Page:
BHP, the largest mining company in the world by capitalization, has made a commitment to creating a 50/50 gender-balanced workforce by 2025 [3]. As diversity within their teams continues to grow, the data is showing that diverse teams are consistently outperforming others: safety statistics, company culture, and employee productivity have all increased [3]. These teams are also more likely to collaborate, speak up, and make better decisions as a group.

Teck Resources, one of Canada’s leading mining and natural resource companies, has initiated women and Indigenous employee research groups and included unconscious bias training into their leadership development programs. Together with Hatch, they have also begun to create a diverse and inclusive design guideline to support their internal project teams.

These are only two examples of companies who are putting diversity in engineering at the forefront. By making these improvements, we can begin the process of becoming more human-centered engineers with inclusive and innovative solutions and end-products.

Positive outcomes

Global studies show that the analytical abilities of diverse groups have yielded unsurprising results: diverse panels are better at collecting evidence, analyzing information, making decisions, and improving performance [4]. Employees of a diverse team demonstrate a lesser fear of failure, a higher instance of innovation and problem solving, and a higher level of employee engagement [5].

We see the potential in diverse teams and design and have started by updating many of our internal workflows and procedures. Most recently, we’ve started tracking gender diversity on all of our major projects and have begun to modify existing facilities to be inclusive of the diverse workforce of the future.

By implementing diverse product teams, we’ve gained a deeper understanding of the population we’re designing for and have been able to create smarter teams and a more fulfilled workforce. We’ve gained the knowledge and understanding to help you design the diverse projects and workplaces you envision.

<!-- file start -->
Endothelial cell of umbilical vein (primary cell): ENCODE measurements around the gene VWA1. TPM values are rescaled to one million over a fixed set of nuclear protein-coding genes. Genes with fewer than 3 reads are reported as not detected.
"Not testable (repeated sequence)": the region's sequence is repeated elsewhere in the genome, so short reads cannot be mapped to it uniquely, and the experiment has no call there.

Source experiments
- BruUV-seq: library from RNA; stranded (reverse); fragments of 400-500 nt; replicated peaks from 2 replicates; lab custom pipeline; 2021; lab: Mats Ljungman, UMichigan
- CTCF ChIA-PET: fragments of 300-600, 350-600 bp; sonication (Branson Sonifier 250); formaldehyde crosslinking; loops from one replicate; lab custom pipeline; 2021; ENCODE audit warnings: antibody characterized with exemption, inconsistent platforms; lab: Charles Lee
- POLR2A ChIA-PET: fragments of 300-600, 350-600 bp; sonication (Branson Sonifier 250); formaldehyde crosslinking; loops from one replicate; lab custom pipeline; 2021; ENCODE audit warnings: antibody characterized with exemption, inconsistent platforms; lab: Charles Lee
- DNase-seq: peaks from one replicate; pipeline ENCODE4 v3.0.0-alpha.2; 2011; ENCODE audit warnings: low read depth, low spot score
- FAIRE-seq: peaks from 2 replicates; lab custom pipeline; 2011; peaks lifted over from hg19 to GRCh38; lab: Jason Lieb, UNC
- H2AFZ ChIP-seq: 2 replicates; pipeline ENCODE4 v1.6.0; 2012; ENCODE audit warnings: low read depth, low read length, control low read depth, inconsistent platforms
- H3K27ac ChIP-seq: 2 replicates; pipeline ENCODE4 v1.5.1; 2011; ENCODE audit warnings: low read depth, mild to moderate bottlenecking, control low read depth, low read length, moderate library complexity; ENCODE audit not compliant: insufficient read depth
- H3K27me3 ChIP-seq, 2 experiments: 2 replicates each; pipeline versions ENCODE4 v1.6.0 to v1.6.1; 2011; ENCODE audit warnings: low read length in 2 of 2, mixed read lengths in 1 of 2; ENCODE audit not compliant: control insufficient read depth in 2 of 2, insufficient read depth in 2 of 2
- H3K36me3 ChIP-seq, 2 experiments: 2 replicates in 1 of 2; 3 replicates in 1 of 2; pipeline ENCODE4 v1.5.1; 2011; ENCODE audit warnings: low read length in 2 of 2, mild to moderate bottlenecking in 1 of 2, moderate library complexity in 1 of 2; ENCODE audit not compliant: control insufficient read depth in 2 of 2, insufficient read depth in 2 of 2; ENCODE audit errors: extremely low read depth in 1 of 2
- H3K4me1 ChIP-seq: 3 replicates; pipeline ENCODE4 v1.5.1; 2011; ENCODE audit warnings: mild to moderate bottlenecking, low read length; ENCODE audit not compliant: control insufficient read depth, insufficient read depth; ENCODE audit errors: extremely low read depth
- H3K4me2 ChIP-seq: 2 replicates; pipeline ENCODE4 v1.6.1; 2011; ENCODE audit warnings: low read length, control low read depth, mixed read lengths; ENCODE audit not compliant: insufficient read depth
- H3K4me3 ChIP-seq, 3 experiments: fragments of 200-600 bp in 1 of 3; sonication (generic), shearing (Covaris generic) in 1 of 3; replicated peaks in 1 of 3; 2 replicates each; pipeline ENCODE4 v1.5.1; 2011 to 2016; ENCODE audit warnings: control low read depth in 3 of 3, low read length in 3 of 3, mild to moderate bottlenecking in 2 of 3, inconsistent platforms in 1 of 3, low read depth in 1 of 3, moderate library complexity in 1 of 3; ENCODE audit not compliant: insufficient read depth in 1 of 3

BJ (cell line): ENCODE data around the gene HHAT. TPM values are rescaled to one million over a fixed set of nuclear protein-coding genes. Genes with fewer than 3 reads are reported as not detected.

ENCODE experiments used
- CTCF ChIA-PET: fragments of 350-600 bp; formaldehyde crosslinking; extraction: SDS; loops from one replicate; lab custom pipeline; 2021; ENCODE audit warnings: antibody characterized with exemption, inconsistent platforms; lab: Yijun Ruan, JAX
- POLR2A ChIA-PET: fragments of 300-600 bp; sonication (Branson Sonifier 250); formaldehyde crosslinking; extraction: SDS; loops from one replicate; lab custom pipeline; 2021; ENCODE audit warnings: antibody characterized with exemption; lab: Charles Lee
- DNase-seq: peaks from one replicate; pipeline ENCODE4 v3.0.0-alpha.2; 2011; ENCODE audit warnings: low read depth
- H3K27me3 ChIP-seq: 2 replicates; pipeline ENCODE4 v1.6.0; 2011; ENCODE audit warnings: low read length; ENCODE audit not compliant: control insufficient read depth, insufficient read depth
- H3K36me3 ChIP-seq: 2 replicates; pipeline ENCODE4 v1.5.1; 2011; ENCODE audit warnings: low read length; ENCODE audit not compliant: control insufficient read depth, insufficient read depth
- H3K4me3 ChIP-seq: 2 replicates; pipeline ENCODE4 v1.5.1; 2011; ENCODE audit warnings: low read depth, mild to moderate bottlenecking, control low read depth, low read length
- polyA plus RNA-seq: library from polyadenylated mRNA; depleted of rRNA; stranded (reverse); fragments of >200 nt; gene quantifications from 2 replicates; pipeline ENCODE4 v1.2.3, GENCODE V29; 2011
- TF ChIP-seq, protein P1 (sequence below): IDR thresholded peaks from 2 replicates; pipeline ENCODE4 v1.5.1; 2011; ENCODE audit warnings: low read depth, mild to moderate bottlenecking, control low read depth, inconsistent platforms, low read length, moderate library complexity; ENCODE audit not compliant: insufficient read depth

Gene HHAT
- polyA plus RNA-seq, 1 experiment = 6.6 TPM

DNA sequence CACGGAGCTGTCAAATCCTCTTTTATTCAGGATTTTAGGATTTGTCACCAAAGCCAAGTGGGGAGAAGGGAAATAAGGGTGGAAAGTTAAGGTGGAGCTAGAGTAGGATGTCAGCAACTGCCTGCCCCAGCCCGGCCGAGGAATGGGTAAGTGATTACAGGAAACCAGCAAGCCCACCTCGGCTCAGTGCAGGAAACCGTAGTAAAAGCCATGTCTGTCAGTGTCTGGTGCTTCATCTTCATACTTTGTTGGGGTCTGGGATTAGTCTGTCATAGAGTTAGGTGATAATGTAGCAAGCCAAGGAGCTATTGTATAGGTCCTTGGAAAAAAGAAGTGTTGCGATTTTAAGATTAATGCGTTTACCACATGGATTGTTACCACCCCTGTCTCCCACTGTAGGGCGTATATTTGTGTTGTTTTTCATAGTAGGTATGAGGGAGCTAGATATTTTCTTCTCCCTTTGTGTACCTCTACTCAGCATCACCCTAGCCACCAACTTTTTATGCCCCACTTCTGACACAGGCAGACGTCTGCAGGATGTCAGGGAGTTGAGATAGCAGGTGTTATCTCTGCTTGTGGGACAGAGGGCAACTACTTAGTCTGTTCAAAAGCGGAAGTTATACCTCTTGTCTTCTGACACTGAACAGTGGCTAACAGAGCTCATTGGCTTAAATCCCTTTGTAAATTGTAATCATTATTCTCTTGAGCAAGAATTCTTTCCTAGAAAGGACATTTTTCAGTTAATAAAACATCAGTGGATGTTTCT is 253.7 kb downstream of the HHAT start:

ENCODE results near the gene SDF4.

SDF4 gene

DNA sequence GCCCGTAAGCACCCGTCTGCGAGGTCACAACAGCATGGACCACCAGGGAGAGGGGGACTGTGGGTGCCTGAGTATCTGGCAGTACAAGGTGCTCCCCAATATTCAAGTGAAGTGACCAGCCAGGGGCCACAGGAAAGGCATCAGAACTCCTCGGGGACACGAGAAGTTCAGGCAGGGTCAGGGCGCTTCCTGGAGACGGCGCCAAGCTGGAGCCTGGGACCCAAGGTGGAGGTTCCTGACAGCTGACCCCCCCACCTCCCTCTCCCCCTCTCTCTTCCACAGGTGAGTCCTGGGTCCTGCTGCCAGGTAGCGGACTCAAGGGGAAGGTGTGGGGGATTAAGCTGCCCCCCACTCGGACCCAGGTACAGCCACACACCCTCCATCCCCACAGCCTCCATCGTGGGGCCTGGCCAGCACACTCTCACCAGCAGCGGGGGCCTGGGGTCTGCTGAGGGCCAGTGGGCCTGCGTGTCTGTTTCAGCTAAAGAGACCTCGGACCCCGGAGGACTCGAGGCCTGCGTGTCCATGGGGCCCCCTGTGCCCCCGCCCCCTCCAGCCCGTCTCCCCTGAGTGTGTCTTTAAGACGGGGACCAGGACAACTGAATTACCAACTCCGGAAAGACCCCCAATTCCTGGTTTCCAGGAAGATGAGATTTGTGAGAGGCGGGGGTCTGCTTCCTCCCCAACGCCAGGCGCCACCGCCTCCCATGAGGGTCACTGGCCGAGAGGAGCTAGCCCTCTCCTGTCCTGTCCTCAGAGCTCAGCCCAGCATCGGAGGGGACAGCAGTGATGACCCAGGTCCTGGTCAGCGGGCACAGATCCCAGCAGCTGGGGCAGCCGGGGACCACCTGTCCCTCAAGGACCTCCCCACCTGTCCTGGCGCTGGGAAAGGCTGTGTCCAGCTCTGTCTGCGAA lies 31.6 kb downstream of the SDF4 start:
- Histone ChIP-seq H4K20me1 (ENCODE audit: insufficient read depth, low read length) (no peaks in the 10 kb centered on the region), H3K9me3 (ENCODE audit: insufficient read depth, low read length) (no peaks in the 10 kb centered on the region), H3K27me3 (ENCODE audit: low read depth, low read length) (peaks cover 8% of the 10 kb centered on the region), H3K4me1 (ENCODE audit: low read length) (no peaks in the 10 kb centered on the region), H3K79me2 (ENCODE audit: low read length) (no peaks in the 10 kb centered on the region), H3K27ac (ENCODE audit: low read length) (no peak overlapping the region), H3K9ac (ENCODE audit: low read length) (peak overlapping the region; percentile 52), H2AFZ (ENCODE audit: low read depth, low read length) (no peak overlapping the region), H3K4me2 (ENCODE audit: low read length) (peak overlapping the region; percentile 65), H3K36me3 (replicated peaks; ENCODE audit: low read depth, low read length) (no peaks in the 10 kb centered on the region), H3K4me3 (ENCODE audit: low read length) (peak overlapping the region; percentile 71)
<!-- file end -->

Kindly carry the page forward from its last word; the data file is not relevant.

We’ve also implemented a diverse and inclusive design toolkit to help project teams identify and address unintended barriers. These tools encourage best practice in our designs and will better equip our teams in the project design phase to ensure that our clients' projects are inclusive and accessible to all.

Join us in congratulating Jocelyn Lim on the successful completion of her co-op placement at Hatch, and contact Laura Twigge-Molecey to find out more about how we’re implementing diverse project teams at Hatch.


[1] "The deadly truth about a world built for men – from stab vests to car crashes," 23 February 2019. [Online].
Available: https://www.theguardian.com/lifeandstyle/2019/feb/23/truth-world-built-for-men-car-crashes.

[2] LinkEngineering, "Diversity Improves Engineering Design," [Online].
Available: https://www.linkengineering.org/Explore/LE_Blog/45554.aspx. [Accessed 14 April 2023].

[3] T. M. A. o. Canada, "Diversity and Inclusion Initiatives In Canada's Mining Industry," 3 December 2021. [Online].
Available: https://mining.ca/our-focus/corporate-responsibility/diversity-and-inclusion-initiatives-in-canadas-mining-industry/. [Accessed 13 April 2022].

[4] "Why Diverse Teams Are Smarter," 19 March 2019. [Online].
Available: https://hbr.org/2016/11/why-diverse-teams-are-smarter.

[5] "The five business benefits of a diverse team," 8 February 2022. [Online].
Available: https://www.managers.org.uk/knowledge-and-insights/listicle/the-five-business-benefits-of-a-diverse-team/.